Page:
- Creative Recruitment
- Having Fun is Good for Business
- Redundancy and Reduced Hours
- Bully Beefs
- Developing Creative Thinking
- Dealing with Workplace Grievances
- Tackle the Cold Bugs
- Why Employers Should Tackle Sleep Deprivation
- Spotting Opportunities
- Protected Conversations
- Professional Discourtesy
- Stress Busting – The Drug-free Way
- Giving Honest Feedback
- Developing Curiosity – The Route to a Happier Life?
- Embed Knowledge - Talk Out Loud
- Loneliness and Exhaustion in the Workplace
- What is Evidence?
- Take Notes and Communicate More Effectively
- Are You Plugging the Benefits of Working in an SME?
- Are You Keeping a Leadership Journal?
- Avoiding Burnout
- Four Ways to Silence
- Boost Employee Engagement Using Your Best Boss Tactics
- Why You Should Learn How to Reflect (Even If You Hate It)
- How to Boost Your Workplace Productivity
- How to Help Employees with Mental Health Issues
- Tune Out of the News – and Boost Your Productivity
- Saying “No” Can Be Positive
- Questions to Encourage Feedback from Employees
- English as She Should be Writ
Having Fun is Good for Business
Do you see happy faces at work? If not, perhaps you need to think about having some fun.
Research amongst children shows that recreational deprivation has been linked to obesity, criminality and declining creativity. Adults need fun too.
Having a fun, positive company culture is good for business. To start with, it helps engage your employees. Engaged employees are more productive. Having a great company culture is what makes employees want to show up to work every day and put in their best effort. It keeps them enthusiastic about their jobs, and appreciative of all that you do to ensure that the workplace environment is enjoyable.
In “Employees in dialogue: A study on the willingness to do more than the formally expected”, researcher Helen Stockhult found that social relationships between colleagues are at the root of an employee’s willingness to take on responsibilities beyond their formal job description. Quite simply employees are more productive when they have a spot of fun at work.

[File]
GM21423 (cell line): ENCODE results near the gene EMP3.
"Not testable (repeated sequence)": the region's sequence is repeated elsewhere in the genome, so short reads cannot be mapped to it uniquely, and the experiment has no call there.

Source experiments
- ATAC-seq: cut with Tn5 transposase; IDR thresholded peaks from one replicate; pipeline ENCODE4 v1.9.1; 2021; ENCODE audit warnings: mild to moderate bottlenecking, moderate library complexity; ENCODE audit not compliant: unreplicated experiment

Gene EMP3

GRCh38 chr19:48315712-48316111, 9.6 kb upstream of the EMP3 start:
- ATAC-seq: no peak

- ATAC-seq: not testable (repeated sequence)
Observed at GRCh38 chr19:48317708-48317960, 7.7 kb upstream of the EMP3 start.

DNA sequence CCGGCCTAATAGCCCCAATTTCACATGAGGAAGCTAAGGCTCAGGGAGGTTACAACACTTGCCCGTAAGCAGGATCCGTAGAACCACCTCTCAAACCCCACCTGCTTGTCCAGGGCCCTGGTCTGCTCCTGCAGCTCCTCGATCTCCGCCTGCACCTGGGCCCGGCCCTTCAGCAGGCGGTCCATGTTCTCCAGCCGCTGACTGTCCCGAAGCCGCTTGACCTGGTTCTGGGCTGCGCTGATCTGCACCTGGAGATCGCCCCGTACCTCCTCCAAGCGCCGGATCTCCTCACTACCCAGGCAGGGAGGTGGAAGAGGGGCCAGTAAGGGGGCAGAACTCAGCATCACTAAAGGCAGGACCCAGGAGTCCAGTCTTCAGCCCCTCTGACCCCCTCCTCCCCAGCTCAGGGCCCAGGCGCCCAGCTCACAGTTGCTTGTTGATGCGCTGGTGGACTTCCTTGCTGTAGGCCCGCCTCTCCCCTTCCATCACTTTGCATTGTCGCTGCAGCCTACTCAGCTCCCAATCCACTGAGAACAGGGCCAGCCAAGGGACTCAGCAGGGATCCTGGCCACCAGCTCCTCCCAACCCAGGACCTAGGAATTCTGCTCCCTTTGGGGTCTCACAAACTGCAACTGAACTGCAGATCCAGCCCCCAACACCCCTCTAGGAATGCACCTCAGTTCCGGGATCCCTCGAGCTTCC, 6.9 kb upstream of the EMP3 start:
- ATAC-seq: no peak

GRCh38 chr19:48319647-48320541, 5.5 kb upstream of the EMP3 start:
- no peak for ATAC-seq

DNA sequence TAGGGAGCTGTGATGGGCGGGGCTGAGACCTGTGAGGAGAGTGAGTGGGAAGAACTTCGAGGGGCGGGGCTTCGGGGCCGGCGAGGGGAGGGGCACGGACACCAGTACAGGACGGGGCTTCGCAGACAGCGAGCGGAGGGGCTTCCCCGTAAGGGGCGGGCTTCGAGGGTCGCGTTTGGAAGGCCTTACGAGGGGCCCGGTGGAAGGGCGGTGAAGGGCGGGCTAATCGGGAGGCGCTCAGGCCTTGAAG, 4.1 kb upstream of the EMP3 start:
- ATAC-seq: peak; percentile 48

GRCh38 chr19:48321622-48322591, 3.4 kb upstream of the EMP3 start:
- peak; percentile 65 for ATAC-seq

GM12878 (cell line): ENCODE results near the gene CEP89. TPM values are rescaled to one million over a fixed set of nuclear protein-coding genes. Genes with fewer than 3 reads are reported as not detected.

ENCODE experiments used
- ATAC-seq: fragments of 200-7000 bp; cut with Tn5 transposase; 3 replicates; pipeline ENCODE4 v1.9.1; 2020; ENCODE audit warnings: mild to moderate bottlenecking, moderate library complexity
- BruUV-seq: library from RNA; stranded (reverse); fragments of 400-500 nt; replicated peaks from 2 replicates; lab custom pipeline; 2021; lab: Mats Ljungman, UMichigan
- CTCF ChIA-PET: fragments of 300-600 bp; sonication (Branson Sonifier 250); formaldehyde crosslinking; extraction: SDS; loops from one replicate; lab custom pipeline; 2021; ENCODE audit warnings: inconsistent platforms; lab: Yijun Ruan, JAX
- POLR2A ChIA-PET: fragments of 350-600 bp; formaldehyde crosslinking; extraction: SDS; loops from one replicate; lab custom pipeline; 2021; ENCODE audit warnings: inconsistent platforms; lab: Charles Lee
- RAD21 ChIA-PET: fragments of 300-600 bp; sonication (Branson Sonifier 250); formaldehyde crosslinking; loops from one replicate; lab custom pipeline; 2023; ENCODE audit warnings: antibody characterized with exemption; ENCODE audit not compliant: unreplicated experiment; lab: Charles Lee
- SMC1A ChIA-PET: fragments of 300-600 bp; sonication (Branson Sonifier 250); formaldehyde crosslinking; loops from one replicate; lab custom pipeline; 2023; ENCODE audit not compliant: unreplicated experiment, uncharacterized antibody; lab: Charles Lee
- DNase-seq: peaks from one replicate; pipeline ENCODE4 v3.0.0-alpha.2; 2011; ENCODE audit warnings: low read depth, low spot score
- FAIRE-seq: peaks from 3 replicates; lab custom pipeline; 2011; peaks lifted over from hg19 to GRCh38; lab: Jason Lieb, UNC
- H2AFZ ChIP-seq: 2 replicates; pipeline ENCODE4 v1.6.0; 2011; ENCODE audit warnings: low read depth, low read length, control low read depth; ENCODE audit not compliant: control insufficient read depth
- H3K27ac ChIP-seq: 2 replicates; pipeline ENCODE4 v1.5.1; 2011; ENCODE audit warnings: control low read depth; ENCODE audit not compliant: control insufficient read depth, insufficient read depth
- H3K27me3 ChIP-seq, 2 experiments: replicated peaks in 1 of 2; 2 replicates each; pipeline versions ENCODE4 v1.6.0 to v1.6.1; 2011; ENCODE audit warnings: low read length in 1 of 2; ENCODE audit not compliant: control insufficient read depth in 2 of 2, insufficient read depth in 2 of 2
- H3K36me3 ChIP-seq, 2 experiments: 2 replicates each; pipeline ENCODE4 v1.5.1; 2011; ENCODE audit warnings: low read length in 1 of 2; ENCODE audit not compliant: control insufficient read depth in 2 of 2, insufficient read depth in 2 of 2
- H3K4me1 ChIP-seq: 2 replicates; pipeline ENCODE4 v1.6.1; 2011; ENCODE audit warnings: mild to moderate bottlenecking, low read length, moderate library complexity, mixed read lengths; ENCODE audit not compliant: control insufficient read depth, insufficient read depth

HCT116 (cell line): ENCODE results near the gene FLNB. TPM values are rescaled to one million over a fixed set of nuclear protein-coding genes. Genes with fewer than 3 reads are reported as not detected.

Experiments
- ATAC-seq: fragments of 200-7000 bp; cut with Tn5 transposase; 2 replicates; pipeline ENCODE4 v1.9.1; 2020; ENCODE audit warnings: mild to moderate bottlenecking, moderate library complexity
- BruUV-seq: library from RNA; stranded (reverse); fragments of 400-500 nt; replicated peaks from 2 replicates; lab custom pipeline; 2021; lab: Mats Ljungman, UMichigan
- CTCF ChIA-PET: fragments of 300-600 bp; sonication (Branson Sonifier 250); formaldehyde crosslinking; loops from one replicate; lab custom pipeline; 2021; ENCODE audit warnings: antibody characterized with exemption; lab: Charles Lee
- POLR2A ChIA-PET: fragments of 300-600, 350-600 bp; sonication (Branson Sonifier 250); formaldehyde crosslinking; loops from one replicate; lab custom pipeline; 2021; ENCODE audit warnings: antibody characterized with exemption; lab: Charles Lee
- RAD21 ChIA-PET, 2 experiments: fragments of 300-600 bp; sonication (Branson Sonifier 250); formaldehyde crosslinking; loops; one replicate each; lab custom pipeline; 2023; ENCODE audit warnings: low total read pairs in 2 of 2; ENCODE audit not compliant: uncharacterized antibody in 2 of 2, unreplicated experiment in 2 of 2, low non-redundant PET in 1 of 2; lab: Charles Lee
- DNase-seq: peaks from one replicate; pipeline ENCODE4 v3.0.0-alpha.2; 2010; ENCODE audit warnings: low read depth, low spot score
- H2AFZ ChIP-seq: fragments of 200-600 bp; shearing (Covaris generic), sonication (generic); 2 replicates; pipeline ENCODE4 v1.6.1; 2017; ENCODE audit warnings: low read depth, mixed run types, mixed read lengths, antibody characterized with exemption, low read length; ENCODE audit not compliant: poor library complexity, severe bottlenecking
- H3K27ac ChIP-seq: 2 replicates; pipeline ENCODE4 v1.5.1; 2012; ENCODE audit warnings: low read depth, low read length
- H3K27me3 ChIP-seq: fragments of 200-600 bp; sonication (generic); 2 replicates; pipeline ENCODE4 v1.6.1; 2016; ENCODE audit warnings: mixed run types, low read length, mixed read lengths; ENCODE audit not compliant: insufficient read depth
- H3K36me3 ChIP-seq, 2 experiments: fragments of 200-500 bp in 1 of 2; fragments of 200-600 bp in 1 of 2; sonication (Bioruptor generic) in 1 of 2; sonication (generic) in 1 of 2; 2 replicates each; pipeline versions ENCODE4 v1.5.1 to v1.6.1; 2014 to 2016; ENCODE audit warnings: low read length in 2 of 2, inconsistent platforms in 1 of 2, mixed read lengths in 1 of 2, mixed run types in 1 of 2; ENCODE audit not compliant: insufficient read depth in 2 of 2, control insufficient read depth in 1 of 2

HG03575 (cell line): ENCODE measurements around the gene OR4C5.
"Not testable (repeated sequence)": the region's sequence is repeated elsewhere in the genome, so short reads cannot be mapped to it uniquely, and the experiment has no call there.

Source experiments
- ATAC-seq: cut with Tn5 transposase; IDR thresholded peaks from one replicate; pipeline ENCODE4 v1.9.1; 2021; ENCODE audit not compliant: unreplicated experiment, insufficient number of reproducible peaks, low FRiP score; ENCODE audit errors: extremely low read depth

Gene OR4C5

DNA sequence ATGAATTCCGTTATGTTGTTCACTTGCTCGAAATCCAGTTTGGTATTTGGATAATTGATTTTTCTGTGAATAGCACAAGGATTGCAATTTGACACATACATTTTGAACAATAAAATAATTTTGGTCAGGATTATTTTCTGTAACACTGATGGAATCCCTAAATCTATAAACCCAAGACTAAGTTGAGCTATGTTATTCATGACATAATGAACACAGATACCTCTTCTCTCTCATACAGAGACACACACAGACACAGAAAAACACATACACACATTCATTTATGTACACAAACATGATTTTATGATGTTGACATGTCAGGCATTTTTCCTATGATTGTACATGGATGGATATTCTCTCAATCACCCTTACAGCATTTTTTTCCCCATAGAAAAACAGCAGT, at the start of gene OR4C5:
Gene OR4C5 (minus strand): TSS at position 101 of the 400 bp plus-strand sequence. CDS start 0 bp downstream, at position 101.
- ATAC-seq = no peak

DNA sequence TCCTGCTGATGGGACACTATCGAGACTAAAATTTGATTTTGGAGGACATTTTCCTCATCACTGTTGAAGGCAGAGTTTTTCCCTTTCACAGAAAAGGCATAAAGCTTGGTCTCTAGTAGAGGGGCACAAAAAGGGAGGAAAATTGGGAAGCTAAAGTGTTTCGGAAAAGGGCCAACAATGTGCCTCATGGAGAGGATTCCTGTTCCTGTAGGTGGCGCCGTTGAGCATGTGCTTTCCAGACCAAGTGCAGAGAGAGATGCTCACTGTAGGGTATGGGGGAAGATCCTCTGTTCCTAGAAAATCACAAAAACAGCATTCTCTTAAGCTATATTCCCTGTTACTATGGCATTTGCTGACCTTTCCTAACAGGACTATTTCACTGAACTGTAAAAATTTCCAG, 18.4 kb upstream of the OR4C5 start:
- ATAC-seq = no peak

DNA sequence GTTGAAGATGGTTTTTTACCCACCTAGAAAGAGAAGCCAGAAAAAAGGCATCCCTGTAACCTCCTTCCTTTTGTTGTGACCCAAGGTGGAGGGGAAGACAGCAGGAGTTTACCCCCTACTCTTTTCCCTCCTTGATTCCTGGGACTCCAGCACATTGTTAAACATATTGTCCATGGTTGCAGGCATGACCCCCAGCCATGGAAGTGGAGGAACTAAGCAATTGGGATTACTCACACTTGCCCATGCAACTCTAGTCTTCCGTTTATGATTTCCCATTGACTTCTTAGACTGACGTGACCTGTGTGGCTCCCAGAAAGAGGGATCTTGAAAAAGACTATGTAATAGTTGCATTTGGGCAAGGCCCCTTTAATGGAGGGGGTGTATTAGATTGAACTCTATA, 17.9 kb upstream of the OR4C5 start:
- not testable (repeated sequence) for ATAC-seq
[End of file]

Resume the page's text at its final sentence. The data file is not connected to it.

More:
If your business is a fun place to work it also helps attract new talent. When employees love where they work, they naturally become ambassadors for your employer brand and promote the company by helping attract new talent.
Whether it’s Hot Dog Friday, a team attempt at Zumba or just relaxing over a glass of wine after work, employees need to have some fun. On one occasion my team and I nearly brought Stony Stratford to a hysterical halt having a Madness (One Step Beyond) type photo shoot to air our safety boots. Wearing business suits couple with hard hats, hi vis jackets, shades and huge safety boots we couldn’t stop laughing and nor could passers-by (and - alarmingly – a number of drivers).
If your workplace is a shade too serious, here are some ideas to introduce a greater culture of fun at work.
- Make it clear that it’s okay to have fun and joking around every now and then.
- Have boundaries. While we want to create a fun place to work, things like sexist/racist jokes or remarks can’t be tolerated.
- Have a place where employees can post funny gifs or other jokes. It will create a fun way to share things with your colleagues when you find something humorous on the internet.
- Have a fun committee to plan some fun events for the team. Ben and Jerry did it, why not you?
- It’s incredibly important to celebrate small wins and is one of the ways employees stay motivated.
- Use steps forward as an opportunity to have a little fun.Allow games in the office which can be used during breaks. Some companies have a snooker table for example.
More fun, properly managed, means greater productivity.
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Although every effort has been made to ensure the accuracy of the information contained in this blog, nothing herein should be construed as giving advice and no responsibility will be taken for inaccuracies or errors.
Copyright © 2018 all rights reserved. You may copy or distribute this blog as long as this copyright notice and full information about contacting the author are attached. The author is Kate Russell of Russell HR Consulting Ltd.